Five good reasons to make sure you’re getting enough of this vital macronutrient, especially for athletes and other active people.
Everyone is an athlete, and adequate protein is a universal nutritional requirement for all.
Athletes usually require more energy in the form of overall calories, and thus their protein needs are higher too.
Unfortunately, the nutritional status of most people is poor, whether they exercise or not. Low levels of various nutrients are common due to low intake of healthy whole foods and higher junk food consumption. Protein is often a missing component to a healthy diet.
We tend to think of protein as being important for building muscles and strength, which is true. However, even inactive people require modest amounts of protein each day. That’s because muscles do more than provide the means for movement — they also are important for immune, circulatory, hormonal and other activities that require protein.
For muscle activity, protein has many functions:
- Protein enhances the anabolic actions necessary in muscles following exercise, and is a vital part of recovery.
- Although all amino acids are important, leucine is often highlighted as a marker for muscles, and found in higher amounts in beef, pork, nuts and seeds, healthy dairy, fish and beans.
- Protein can help prevent muscle injury, as long as the muscles are not abused by excessive volumes and/or intensity of exercise.
- A healthy protein status is important for athletic performance.
- Balancing protein intake with healthy fats and unprocessed carbohydrate foods can help improve muscle function and reduce excess body fat.
Optimal protein intake can be usually accomplished by consuming 20-40 grams of protein in each meal or substantial snack.
Whether we’re trying to develop strength, build more muscle, or maintain current body condition, the International Society of Sports Nutrition recommendations include 1.4-2.0 grams protein/kg body weight/day. For those performing regular strength-training sports, 2.3-3.1 grams/kg/day, or more, may be necessary.
For example, an healthy and active 160-pound person may require upwards of 170 grams per day.
Examples of daily protein needs:
- For daily protein intake of 128 grams. The protein foods that would provide this include three eggs and cheese at breakfast, a salad for lunch with a hefty serving of turkey, and salmon for dinner.
- For a daily protein intake of 106 grams: two eggs for breakfast, a chef’s salad for lunch, and a sirloin steak for dinner.
- For 90 grams of protein: two eggs at breakfast, tuna salad for lunch, and lamb for dinner.
Reasons people may need additional amounts of protein.
- Larger body frames or high muscle-mass types.
- Those performing more extreme sports.
- Growing children.
- Those who are over 40 to prevent muscle-mass loss.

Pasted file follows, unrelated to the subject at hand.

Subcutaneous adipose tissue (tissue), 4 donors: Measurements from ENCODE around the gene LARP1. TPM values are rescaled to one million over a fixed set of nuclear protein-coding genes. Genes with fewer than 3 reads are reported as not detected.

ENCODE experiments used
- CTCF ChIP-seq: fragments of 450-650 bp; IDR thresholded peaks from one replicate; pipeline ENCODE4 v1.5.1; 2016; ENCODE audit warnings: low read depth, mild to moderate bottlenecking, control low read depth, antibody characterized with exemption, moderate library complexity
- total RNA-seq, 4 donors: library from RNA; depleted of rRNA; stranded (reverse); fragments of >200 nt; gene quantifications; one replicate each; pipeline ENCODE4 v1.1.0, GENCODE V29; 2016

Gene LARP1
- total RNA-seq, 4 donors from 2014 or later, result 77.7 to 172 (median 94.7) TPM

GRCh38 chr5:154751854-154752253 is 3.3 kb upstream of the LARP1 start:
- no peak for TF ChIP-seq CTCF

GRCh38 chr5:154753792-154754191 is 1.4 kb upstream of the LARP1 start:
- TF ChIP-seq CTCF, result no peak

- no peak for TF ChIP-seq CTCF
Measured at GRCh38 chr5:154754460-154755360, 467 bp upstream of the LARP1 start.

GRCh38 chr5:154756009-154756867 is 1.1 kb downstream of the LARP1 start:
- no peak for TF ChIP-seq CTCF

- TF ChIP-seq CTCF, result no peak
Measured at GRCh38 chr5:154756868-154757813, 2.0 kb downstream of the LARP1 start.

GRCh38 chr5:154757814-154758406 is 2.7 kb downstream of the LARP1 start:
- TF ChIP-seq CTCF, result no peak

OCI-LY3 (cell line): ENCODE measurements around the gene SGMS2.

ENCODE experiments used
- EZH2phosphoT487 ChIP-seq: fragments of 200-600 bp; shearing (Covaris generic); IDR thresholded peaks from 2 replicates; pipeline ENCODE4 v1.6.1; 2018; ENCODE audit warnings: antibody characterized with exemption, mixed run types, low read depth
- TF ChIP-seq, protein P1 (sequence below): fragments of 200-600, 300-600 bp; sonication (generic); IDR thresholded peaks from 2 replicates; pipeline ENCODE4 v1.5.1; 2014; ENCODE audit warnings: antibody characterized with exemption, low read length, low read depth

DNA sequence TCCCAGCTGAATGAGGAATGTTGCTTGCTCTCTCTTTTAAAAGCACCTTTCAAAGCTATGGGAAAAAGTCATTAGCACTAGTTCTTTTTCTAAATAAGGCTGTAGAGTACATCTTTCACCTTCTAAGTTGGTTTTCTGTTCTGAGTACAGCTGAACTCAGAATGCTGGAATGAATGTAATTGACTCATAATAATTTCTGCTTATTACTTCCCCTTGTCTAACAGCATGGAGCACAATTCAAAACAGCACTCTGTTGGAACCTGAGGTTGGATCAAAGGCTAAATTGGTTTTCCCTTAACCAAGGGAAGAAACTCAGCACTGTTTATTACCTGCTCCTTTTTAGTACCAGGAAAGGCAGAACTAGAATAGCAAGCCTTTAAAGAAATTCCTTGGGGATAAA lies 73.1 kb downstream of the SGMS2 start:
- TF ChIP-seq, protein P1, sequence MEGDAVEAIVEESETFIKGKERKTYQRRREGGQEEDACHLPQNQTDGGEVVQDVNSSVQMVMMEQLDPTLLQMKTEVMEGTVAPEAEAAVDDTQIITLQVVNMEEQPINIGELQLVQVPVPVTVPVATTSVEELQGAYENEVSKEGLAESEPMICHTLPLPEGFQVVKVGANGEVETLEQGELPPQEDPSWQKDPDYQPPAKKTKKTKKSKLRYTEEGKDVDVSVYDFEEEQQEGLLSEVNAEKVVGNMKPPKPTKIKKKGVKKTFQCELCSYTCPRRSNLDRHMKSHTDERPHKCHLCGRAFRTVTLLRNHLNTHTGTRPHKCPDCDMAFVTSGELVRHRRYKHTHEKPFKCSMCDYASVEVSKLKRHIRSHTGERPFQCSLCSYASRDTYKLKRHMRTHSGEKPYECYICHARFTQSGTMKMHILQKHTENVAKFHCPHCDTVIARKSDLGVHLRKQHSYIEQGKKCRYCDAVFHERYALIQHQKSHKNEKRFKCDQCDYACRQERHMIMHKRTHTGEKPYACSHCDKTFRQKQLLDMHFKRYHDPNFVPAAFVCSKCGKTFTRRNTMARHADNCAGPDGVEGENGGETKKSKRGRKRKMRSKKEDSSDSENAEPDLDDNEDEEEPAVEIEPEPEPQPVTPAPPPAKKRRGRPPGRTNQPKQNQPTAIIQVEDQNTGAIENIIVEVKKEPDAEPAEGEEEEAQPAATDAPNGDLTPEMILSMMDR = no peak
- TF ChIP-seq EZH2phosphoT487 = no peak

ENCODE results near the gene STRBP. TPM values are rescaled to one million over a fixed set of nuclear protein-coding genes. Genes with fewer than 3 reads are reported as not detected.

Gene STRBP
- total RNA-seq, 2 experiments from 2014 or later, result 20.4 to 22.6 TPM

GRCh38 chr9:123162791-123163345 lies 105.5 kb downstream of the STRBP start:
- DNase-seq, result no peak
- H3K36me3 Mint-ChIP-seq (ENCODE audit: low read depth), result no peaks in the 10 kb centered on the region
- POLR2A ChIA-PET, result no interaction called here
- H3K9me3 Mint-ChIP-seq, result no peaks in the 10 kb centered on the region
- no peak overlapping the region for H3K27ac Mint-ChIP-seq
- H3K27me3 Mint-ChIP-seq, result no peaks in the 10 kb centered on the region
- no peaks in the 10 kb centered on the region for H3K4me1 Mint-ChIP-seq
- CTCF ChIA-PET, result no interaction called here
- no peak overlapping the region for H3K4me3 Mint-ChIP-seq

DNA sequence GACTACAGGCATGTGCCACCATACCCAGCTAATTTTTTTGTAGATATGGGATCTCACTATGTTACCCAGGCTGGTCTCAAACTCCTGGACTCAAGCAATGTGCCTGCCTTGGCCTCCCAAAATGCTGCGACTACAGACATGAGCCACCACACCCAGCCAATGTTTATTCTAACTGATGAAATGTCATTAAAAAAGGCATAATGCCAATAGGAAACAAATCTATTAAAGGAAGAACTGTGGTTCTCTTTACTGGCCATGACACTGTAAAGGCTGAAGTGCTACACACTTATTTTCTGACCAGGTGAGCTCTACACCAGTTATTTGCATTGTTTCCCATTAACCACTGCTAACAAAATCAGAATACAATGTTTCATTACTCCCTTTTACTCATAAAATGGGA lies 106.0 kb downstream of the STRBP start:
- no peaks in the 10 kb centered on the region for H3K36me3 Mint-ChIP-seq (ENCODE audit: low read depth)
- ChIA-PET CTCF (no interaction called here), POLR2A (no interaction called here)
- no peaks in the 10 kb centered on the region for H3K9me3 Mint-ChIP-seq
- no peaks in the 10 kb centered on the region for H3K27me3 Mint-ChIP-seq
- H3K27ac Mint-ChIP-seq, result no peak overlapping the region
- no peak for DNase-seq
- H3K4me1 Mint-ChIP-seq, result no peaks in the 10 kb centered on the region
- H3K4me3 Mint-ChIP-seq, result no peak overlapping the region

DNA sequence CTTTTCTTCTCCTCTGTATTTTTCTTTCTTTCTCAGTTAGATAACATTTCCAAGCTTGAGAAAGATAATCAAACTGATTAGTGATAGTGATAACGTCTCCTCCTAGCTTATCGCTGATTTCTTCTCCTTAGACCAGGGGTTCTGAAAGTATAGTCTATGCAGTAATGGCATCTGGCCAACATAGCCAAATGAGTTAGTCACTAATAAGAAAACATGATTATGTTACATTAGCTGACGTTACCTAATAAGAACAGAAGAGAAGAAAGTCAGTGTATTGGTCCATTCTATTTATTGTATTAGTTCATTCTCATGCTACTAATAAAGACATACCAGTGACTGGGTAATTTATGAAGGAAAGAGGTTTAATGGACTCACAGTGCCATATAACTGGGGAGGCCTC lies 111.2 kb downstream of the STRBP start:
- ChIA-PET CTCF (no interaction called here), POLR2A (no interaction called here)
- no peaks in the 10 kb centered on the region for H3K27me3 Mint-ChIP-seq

However, more is not necessarily better as protein intake above one’s needs won’t help, and could stress the gut. It’s important to estimate your personal needs to determine the amount that works best. This can be done by comparing different intakes with energy levels, post-workout muscle recovery, MAF Tests, gut function, and other signs and symptoms.
Protein is necessary for balancing fats, stabilizing blood sugar and insulin, and regulating nutrients and hormones. It’s important for digestion, nervous-system maintenance, building new cells throughout the body and fueling the immune system, among other functions.
For serious competitive athletes, an evening protein supplement can help in muscle recovery and development. While food consumption in the evening is typically not recommended, during times of intense training or a buildup to key endurance races, consuming about 30-40 grams of an easily digested protein like egg white powder as a shake can be helpful. Avoid this if it causes intestinal upset.
While studies tend to separate protein needs for endurance performance and strength training, everyone benefits from both types of fitness. This does not necessarily mean increasing muscle bulk and added weight.
In addition to consuming protein foods at mealtimes, benefits can occur when consuming protein before or after exercise. Protein can be helpful during training sessions or competition when nutrients besides water are necessary, and can also be added to a carbohydrate drink. This can reduce muscle soreness, and during hard training or competition, reduce muscle damage.
During long workouts and races, endurance athletes can consume approximately 0.25 g of protein/kg body weight per hour, along with their carbohydrate intake. For those using protein before, during, or after workouts, or to supplement a healthy diet, the two best sources are:
Egg white powder.
This protein source may be ideal because it’s less processed, highly digestible, and easy to incorporate in shakes and recipes such as homemade energy bars.
Whey protein powder.
This protein source is not only readily assimilated but also contains cysteine, the building block for the powerful antioxidant glutathione. Be sure to buy the concentrate form not the highly processed isolate or hydrolyzed forms. Avoid products containing added sugar, flavorings, or other unnatural ingredients including synthetic vitamins.
Protein is an important part of any healthy person’s diet. If you’re active or an athlete it’s even more important to assess your needs and take appropriate steps to meet this crucial requirement.